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May 25, 2013

8

Texas Chainsaw

by Franz Patrick


Texas Chainsaw (2013)
★ / ★★★★

Heather (Alexandra Daddario) receives a letter from a lawyer which states that her grandmother has passed away and she is required to sign some papers since she is next of kin. Confused as to what it all means since her grandparents have long been dead, she asks her parents about the matter and they reveal to her that she has been adopted. Curious about her origins, she goes to Newt, Texas along with Ryan (Trey Songz), her boyfriend, Nikki (Tania Raymonde), a friend from work, and Kenny (Keram Malicki-Sánchez), a guy that Nikki is sort of seeing. It is not long until Heather is informed that she has inherited her grandmother’s mansion and everything inside it. Is it too good to be true? Of course it is.

“Texas Chainsaw” is a well-made horror movie. The direction by John Luessenhop is capable: he sets up the exposition with curiosity and the rising action with sufficient urgency. The camera moves with purpose especially when it comes to scenes in which a character cannot help but enter a dark room to see what is inside until it is too late.

The attacks are brutal. There is something about the sinister growl of the chainsaw that rattles the depths of my core. Couple that terrifying sound with the image of a potential victim within arms length of a serial killer wielding such a weapon, I wanted to scream at the prey to run because his or her life literally depends on it. I was somewhat disappointed that chase sequences do not last very long. After a person falls down twice–thrice maximum–it almost certain that it is game over.

Gorehounds’ thirst will be quenched. Blood is front and center, from hands being chopped off to a torso being cut into two. I could not help but flinch every time someone is sliced. I did somewhat enjoy–if that is the right word… perhaps relish?–Leatherface cutting off a man’s face and then later sewing it onto his own. Nothing much is left for the imagination.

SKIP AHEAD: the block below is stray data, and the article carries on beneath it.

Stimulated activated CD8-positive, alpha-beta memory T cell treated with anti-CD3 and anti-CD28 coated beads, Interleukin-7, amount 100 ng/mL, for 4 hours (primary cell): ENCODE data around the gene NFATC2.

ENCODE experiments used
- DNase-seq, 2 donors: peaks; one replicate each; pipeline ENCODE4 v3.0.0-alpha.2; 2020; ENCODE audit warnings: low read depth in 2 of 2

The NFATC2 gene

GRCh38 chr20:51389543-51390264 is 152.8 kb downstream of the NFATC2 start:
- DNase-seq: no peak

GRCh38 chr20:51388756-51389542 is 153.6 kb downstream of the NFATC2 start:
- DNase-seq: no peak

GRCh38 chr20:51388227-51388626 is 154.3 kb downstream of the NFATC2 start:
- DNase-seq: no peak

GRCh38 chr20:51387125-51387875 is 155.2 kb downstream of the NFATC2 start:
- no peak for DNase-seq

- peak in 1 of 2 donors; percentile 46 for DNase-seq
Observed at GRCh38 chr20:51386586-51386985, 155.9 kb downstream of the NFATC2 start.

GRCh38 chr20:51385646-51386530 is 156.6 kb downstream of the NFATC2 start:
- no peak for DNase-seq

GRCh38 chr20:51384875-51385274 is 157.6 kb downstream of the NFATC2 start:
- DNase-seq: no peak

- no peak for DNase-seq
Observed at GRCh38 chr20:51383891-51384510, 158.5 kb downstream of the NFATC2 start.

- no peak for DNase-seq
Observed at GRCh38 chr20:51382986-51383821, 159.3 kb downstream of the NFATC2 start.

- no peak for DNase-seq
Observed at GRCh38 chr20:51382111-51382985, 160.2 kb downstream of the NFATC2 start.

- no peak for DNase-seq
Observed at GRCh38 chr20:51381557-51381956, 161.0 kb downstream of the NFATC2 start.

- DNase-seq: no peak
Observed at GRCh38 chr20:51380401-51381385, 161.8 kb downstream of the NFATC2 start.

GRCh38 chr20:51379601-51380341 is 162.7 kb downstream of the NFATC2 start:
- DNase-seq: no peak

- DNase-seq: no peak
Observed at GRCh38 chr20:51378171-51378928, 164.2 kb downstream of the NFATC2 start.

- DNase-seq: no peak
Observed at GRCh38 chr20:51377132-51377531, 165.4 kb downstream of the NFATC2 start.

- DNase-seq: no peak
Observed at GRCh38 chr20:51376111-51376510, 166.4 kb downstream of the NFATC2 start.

The actors do a good job with their roles even though their characters are as dumb as bricks. They are not asked to do much other than to look really terrified when that chainsaw threatens to dismember them. The dialogue is standard and it certainly could have used more enthusiasm at times. For instance, if I had heard news of inheriting a mansion, I imagine I would not look so glum. In fact, I would probably be jumping up and down while sharing the news on Twitter and Facebook. Why not? One of the characters is shown using an iPhone as a flashlight to follow a trail of blood. (That is never a good idea, by the way.)

“Texas Chainsaw” is a well-made horror movie… but it is not well-written. Yes, this strange phenomenon happens once in a while and it is important that we recognize it. While I liked about half of it when taken as a whole, mostly during the build-up, the final third drops the ball completely.

Eventually, the screenplay by Kirsten Elms, Adam Marcus, and Debra Sullivan asks us to root for Leatherface, not the ones experiencing the pain and getting chopped into pieces. There is something about that which feels very wrong. With the way that is written on the script, it implies that murder is okay. While circumstances surrounding the killer’s background is there, not once do we get a chance to understand his psychology. There is an important but subtle difference. That is why a movie like Mary Harron’s “American Psycho” works and a movie like this does not.